Once you know where to lead your customer consider how you organize the information presented to them. A very, simple example to illustrate this thought is when you take a closer look at the plot structure of a movie or book. You typically have your exposition, rising action, climax, falling action, followed by your resolution. By adhering to this method the storyteller can keep their audience engaged and lead them to the intended conclusion.
The way that information is organized is always something to acknowledge when creating a campaign or new product/service launch. What will your audience see first? What will they see last? How can the information in between be placed to make the most impact and better their experience?
Don’t over complicate the journey and make sure it’s easy to use. It’s important that the details are clear and concise. If it’s difficult to navigate through your campaign or product, your customer’s will not enjoy their experience. Information can’t get lost or misinterpreted as it could lead your customer down a negative path.
All your links external and internal links should function correctly too. Nothing is more frustrating to a customer than going to click something and not getting what is expected.
What would take their journey a step further? What type of content would result in even more engagement and leave them with an unforgettable (and positive) experience?
How are you going to make their journey one that they’ll remember? Can you create a game out of it or invite them to join in the conversation? The journeys that stick in an audience’s mind are the ones that make the most impact and have a longer period of effectiveness. Think about what your core differentiating factor is in your business plan. How can you use that in your journey?
How much information will you present? This will be a tricky point to work through. There really isn’t one right answer. It’s all dependent on your type of customer. But you do want to capture a good balance that makes sense for them. You can’t overwhelm them with too much information that they don’t know where to start. You also want to avoid too little information where they can’t make a proper buying decision. Understand who your audience is and what they need and want to know.
Take into account how they absorb information as well. Do they need more details or less details to make their decisions? You can even work to accommodate each user simultaneously by designing a customer journey for each.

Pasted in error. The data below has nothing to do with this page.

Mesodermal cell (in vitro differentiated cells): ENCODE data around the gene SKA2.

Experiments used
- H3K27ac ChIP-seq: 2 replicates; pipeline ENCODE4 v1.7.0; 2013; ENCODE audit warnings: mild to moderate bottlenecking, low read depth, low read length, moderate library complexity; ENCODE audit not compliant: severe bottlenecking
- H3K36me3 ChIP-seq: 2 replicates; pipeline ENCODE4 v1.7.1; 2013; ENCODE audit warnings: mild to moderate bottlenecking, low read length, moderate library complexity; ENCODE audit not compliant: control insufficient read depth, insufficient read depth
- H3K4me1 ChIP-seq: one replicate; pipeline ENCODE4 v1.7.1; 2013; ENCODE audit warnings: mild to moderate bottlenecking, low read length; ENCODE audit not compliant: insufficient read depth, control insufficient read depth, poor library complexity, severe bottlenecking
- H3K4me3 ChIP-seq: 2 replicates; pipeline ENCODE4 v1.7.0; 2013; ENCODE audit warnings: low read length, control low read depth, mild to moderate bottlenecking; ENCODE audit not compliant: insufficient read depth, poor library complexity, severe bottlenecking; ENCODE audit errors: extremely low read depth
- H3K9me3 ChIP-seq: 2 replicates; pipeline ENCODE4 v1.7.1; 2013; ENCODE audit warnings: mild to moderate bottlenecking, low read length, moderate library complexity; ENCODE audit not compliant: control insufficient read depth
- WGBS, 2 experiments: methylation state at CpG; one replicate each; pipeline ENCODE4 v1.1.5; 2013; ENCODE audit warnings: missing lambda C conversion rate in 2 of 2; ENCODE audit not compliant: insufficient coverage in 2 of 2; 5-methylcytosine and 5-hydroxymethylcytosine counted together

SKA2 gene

How to Design an Optimized Customer Journey Strategy for Your TrueTour®
Now that we’ve briefed you on the importance and purpose of a customer journey we’d like to talk about how to apply that strategy. Specifically how to enhance your audience’s journey within the TrueTour platform to provide with them with valuable information and make their experience not just enjoyable but effortless as well.
TrueTour can be a very powerful tool when it comes to your customer journey. Why? Because it’s a way of combining immersive marketing and traditional marketing and if used correctly it can make your customer’s journey much more simple. Here are a few questions to answer to help you:
- What do I want my customer to see first when they land on my TrueTour? It is welcoming?
- What do I want to include in the left hand menu? What order do I want to position each item?
- Do I have too little or too much information? Will it overwhelm or bore them?
- How is my imagery? How about my graphic banners?
- Are my menu icons clear? Do my titles make sense?
- Am I thinking about different levels of customers?
- How should I order my 360º content in the right hand menu?
- What pitfalls can my customer run into?
- What are my alternative routes to this pitfalls?
You’ll find that the foundation of this tutorial for creating a customer journey can be used in any situation where you’ll be communicating with a customer. In email marketing, on your website, in your social media plan, during sales pitches. Anywhere that you’ll find customer contact. We do hope that you’ll find a way to give it a test drive and start thinking thoughtfully about each encounter.
Are you already a member? Start building out your customer journey for your TrueTour and please reach out if you need help. We want to make sure our members get the most of our their TrueTour and that end-users ultimately LOVE using the platform and find it incredibly easy.